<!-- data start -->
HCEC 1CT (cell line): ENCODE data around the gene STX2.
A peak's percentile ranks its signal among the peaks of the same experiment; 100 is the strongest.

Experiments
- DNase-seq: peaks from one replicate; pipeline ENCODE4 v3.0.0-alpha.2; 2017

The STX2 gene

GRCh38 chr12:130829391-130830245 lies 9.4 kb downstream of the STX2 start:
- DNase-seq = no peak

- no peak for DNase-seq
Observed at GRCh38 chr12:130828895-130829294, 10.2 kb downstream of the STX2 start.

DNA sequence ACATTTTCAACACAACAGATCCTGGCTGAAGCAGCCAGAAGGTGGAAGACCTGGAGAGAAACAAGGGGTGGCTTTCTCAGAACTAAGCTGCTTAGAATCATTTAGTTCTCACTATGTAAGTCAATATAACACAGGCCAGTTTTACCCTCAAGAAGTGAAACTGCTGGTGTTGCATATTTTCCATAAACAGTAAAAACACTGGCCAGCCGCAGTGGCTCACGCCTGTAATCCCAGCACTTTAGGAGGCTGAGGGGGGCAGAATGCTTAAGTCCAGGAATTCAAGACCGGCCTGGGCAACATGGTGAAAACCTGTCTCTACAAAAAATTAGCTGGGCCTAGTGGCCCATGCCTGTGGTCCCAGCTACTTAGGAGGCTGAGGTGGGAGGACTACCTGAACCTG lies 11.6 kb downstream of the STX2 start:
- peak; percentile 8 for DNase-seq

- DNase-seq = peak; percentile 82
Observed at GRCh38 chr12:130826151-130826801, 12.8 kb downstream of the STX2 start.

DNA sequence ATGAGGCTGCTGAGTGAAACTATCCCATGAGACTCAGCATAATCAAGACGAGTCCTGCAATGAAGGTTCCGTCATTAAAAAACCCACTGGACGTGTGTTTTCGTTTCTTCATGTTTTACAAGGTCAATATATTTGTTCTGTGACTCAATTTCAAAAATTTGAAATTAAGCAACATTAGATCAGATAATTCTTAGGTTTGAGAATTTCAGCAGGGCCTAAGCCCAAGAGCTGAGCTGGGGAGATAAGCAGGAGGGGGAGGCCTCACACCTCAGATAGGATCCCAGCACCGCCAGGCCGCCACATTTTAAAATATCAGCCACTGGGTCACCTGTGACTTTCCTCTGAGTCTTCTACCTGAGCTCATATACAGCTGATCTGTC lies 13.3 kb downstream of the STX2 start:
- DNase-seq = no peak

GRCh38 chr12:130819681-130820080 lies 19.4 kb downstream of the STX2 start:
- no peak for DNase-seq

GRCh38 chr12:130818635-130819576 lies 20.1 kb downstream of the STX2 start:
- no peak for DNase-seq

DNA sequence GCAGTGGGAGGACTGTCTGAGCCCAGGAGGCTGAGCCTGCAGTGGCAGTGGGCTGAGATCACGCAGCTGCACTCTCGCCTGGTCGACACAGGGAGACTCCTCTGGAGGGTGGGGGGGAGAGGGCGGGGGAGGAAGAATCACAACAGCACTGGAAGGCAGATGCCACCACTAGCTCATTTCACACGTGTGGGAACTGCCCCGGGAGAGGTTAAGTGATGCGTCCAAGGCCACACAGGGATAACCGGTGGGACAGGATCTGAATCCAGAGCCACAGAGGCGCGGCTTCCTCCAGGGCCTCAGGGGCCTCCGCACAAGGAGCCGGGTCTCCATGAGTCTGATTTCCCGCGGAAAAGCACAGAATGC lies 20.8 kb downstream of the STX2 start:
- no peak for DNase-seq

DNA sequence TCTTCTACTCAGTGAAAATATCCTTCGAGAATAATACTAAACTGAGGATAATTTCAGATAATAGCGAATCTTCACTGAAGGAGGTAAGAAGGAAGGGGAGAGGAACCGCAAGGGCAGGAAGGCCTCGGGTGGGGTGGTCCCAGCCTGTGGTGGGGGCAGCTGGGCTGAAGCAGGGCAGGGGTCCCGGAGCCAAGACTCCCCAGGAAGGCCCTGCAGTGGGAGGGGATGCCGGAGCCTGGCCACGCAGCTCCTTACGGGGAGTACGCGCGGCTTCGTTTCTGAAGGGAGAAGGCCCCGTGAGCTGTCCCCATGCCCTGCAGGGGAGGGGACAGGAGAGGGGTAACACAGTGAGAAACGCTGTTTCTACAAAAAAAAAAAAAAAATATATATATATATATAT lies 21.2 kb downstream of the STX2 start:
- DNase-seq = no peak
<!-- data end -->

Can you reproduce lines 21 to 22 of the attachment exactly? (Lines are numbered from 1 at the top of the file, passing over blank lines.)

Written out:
- no peak for DNase-seq

DNA sequence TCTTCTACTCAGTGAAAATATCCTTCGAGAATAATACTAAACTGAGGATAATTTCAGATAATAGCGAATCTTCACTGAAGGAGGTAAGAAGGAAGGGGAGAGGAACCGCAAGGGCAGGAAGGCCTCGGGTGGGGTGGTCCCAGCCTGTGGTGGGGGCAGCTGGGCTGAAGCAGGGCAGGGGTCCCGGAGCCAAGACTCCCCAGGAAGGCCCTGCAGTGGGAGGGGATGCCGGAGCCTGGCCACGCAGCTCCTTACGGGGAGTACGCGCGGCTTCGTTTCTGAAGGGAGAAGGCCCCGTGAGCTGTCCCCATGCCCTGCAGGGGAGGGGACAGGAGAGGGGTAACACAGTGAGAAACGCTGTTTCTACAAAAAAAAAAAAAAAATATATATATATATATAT lies 21.2 kb downstream of the STX2 start: